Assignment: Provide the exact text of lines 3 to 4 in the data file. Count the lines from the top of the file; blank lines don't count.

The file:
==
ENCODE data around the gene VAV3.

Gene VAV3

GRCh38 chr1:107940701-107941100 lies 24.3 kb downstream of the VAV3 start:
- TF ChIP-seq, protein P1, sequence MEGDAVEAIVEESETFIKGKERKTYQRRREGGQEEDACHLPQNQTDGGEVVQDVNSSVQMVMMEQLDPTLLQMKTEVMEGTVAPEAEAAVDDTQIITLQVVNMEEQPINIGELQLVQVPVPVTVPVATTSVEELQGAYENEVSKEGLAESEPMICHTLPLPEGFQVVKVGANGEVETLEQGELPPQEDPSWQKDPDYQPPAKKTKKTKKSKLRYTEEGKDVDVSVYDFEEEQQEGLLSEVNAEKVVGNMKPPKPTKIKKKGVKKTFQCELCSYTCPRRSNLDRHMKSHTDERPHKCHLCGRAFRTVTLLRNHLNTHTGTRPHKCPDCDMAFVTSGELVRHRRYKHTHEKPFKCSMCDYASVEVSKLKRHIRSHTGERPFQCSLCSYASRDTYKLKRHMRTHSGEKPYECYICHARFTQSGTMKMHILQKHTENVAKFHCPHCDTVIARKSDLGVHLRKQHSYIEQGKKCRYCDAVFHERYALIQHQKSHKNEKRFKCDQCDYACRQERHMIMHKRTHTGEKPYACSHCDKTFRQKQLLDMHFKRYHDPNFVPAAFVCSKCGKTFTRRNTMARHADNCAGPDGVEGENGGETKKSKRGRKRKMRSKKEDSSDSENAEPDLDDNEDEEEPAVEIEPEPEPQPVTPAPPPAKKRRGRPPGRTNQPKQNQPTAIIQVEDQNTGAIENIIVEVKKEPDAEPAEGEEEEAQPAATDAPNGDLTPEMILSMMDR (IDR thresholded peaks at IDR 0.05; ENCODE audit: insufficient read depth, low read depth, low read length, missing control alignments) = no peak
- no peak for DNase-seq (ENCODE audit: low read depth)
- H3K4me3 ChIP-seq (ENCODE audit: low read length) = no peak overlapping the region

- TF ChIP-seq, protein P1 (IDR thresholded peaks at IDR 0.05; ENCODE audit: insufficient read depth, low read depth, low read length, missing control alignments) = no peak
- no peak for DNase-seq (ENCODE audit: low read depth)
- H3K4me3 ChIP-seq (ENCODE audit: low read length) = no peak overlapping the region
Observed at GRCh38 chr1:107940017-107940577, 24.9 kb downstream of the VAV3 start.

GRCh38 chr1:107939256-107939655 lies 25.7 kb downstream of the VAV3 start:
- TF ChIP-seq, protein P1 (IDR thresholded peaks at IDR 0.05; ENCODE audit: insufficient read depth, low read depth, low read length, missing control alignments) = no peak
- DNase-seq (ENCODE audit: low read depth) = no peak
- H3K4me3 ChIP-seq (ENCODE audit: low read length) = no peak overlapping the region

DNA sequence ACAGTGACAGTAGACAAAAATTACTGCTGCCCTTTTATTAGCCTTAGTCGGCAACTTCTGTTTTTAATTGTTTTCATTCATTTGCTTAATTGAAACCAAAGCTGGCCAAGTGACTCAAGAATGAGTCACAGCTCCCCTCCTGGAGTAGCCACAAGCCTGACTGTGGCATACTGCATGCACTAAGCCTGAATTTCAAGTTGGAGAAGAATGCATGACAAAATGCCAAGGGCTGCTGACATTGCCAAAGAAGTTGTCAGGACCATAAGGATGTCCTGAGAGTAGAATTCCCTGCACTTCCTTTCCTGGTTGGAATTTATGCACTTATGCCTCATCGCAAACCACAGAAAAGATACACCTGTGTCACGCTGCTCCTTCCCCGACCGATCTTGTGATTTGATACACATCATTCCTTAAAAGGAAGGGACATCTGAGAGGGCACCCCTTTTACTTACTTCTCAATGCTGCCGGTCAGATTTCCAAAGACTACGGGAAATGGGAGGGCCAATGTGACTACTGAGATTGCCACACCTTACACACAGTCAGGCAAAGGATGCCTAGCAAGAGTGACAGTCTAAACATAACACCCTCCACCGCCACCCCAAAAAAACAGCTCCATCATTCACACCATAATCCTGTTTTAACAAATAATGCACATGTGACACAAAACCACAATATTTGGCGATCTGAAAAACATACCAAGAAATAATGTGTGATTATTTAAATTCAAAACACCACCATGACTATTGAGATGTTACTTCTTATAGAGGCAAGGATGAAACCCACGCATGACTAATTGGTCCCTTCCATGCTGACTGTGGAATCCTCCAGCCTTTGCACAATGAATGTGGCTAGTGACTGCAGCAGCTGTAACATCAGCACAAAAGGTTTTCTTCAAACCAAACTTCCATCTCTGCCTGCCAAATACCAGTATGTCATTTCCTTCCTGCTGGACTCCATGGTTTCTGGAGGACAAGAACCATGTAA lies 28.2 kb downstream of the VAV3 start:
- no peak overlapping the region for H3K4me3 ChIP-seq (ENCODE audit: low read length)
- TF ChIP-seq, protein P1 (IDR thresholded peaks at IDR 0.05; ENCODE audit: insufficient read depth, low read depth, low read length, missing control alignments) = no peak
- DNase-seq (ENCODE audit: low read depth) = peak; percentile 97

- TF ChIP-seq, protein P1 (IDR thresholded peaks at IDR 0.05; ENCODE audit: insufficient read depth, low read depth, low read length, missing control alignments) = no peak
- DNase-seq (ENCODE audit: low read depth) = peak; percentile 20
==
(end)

GRCh38 chr1:107940701-107941100 lies 24.3 kb downstream of the VAV3 start:
- TF ChIP-seq, protein P1, sequence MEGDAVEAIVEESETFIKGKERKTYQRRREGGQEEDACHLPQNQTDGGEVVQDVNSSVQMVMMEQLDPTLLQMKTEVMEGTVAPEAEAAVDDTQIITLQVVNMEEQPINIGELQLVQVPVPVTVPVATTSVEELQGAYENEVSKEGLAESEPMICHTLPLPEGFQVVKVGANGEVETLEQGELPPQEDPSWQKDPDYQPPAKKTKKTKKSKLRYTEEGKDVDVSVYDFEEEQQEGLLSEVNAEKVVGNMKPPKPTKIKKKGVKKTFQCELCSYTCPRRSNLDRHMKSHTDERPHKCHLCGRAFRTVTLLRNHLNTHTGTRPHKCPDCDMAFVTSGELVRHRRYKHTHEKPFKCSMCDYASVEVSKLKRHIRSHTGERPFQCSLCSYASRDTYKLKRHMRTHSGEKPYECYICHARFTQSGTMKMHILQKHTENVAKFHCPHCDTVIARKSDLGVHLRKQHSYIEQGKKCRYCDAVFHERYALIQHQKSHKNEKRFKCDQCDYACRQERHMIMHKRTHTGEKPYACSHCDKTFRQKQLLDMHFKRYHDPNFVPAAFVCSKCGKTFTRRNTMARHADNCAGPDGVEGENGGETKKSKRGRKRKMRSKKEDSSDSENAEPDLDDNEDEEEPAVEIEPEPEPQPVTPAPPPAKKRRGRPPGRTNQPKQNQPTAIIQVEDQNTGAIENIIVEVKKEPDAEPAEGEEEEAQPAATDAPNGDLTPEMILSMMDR (IDR thresholded peaks at IDR 0.05; ENCODE audit: insufficient read depth, low read depth, low read length, missing control alignments) = no peak